We buried her two days after she died. I know I was supposed to be crying, but somehow, the tears didn’t come. It didn’t surprise me.
At the funeral, I could see the others whispering, gossiping, about how I wasn’t affected enough, or that I wasn’t being respectful.
If only they knew the truth.
I finish my evening jog later than usual. It’s November, and a cold, dry wind blows; a smattering of thin raindrops hits my face, and I shudder.
It’s darker than it normally is at six-thirty. I quicken my steps and turn to the road leading up to my home.
It’s a small, isolated house, tucked away in the corner of the neighbourhood. I don’t really mind; it suits me perfectly.
The streetlight goes off, as usual, at six-thirty and thirty seconds. They’ve been cutting off power for a week now, saying something about redistribution, and it’s probably going to go on for another week. It’s a good thing I have a generator.
I unlock my door and walk in, blinking in the bright glare of the bulb, in stark contrast to the street behind. I toss my keys into the small hanging rack on the wall; a move I’ve been practising for a year now, and one that still elicits a smile from me.
As usual, I walk into the kitchen to have a glass of juice. A picture hangs on the refrigerator of my mother and me, laughing and licking a single ice cream. I tried to remove it the day she died, eight years ago, but it was like it was stuck with superglue or something. I finally left it and there it still hangs.
Every time I pass it, that one memory floats vaguely into my mind. Of him.
I first met him on a Sunday; a bright, sunny, summer Sunday, outside in the garden. He strode up the road purposefully towards our house. I was sitting in the garden, feeding the little sparrows and mynahs that came every day.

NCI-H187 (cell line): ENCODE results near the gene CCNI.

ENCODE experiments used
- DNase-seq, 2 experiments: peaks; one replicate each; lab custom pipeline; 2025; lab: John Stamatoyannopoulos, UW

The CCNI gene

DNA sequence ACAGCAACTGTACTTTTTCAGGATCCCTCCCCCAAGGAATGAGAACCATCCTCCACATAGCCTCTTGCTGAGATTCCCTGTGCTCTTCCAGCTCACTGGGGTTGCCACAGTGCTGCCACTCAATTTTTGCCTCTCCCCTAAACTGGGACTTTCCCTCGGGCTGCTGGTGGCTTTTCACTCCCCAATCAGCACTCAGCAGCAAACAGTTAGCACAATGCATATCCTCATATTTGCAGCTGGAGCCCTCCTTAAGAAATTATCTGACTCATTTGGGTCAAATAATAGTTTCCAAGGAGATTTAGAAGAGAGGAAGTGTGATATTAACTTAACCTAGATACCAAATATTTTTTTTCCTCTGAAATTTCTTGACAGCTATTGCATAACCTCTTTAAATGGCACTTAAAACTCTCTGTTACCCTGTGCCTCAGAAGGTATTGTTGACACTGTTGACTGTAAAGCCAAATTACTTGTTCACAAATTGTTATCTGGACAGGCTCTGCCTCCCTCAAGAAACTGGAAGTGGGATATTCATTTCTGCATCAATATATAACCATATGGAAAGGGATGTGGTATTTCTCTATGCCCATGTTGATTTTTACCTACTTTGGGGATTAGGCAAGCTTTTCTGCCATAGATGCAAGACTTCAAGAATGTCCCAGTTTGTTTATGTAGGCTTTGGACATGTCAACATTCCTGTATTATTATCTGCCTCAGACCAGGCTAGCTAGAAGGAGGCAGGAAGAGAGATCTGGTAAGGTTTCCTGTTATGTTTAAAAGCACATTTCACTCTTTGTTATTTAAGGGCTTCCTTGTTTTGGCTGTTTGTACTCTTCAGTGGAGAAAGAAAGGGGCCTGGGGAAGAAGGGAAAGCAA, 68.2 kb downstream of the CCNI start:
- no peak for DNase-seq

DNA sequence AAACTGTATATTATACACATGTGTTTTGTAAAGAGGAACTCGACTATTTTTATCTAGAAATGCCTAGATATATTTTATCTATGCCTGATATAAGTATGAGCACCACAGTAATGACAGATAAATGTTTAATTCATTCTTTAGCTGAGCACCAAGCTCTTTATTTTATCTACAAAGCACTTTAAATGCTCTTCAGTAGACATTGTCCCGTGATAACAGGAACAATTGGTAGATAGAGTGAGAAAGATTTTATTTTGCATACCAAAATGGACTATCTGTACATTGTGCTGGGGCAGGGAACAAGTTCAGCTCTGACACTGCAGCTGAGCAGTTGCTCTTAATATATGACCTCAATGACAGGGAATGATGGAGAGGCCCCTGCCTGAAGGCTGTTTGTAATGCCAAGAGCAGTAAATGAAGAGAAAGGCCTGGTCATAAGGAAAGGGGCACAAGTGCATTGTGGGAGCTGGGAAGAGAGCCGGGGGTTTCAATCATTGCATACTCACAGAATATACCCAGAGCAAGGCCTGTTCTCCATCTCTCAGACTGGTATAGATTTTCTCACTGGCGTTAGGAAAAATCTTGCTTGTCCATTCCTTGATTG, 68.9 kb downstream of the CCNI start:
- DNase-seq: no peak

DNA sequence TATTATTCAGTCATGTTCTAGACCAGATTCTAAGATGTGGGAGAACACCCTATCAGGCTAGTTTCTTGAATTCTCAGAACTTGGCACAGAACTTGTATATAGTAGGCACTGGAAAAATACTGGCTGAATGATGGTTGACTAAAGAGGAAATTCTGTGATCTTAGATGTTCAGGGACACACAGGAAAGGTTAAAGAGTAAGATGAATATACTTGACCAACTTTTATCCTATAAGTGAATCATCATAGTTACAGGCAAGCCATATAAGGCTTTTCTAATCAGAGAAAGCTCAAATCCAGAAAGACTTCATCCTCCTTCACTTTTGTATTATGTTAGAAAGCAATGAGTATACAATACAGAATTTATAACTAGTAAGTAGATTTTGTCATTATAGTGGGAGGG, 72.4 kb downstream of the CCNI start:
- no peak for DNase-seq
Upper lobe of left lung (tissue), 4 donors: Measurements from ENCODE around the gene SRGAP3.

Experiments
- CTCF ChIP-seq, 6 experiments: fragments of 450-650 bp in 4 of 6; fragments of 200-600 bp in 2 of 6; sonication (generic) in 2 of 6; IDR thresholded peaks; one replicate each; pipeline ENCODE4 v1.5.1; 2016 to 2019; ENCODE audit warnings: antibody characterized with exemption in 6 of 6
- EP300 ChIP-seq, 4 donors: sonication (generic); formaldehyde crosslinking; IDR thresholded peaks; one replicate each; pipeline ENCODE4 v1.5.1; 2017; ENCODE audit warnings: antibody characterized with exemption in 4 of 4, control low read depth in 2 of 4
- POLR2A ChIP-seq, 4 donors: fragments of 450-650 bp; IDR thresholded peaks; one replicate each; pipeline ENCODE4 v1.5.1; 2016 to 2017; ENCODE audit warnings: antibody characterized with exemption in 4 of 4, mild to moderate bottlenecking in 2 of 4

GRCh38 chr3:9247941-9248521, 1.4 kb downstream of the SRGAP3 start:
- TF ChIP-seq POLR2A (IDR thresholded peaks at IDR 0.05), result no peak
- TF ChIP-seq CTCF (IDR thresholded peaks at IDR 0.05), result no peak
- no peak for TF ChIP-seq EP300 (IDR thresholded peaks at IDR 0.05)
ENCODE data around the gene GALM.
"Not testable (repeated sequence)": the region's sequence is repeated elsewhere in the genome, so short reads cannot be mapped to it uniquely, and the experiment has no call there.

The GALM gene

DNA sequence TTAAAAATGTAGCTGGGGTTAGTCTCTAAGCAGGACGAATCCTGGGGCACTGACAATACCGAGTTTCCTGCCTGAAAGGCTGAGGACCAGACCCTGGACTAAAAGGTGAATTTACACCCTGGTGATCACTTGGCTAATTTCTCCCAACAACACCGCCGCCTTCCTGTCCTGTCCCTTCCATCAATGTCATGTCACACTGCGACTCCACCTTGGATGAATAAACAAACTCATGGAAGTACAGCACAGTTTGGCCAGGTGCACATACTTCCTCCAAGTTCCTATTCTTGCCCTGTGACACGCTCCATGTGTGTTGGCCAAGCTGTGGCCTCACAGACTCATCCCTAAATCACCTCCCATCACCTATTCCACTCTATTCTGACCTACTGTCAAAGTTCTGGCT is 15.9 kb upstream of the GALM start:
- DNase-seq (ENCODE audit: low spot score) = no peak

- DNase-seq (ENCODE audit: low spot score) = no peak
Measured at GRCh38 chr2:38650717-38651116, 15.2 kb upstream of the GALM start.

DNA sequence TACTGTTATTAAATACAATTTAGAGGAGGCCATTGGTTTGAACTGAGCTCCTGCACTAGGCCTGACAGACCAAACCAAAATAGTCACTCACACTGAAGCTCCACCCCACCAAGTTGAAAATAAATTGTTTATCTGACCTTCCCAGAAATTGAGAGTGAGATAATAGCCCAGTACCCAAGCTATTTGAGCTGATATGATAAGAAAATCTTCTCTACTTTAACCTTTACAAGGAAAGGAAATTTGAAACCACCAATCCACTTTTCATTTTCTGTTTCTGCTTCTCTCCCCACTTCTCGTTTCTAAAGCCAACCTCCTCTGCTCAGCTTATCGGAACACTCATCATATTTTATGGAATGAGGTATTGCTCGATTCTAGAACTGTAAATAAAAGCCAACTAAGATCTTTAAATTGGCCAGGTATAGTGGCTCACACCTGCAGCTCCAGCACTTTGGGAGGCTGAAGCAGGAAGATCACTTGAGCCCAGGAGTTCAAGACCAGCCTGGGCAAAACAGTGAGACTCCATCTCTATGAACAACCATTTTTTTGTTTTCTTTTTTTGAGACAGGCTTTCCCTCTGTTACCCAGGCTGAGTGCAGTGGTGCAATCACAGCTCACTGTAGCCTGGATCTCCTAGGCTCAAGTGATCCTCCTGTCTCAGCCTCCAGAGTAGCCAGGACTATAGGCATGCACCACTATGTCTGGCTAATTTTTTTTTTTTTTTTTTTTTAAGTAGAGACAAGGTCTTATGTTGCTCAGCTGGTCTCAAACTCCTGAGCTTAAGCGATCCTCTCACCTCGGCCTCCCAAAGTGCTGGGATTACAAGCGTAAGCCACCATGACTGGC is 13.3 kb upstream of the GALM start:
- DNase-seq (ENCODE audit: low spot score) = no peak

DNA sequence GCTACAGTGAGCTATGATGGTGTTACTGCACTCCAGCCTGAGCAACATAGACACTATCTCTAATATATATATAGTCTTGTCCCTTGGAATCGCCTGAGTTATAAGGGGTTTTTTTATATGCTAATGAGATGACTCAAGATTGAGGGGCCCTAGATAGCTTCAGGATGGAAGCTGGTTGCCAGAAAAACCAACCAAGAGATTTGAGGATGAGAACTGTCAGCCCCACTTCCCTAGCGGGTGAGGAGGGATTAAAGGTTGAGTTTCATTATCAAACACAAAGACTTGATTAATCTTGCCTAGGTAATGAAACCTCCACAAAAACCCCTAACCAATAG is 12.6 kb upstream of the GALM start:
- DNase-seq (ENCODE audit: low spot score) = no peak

He was a curious-looking man; short with a broad torso that tapered into such scrawny legs that it was a wonder he could stand. He grinned at me as he opened the gate. “Is your mother home?”
I tilted my head to one side, assessing this funny-looking man, and whether it was safe to answer him.
“Yes,” I lied; I decided it wasn’t safe to tell him I was alone. A faint expression of disappointment crossed his face, but he smiled as genially as ever and said, “Can you call her? She and I have some very important things to discuss.”
I shook my head. “She’s sleeping right now. I don’t want to wake her.”
He stayed quiet for several seconds, then whistled softly. Almost at once, the birds I was feeding flew to him; each and every one of them, making a racket, and fighting to sit on his shoulders.
I was surprised. I had never seen them take so quickly to anyone but me.
He whistled louder, a jaunty, bluesy tune, occasionally switching to ‘doo-dee-doo’ or ‘na-na.’ I found myself involuntarily bobbing my head, watching with fascination as the birds pecked his roughly bearded cheeks.
“You like that?” he asked, abruptly stopping.
“You want to hear another?”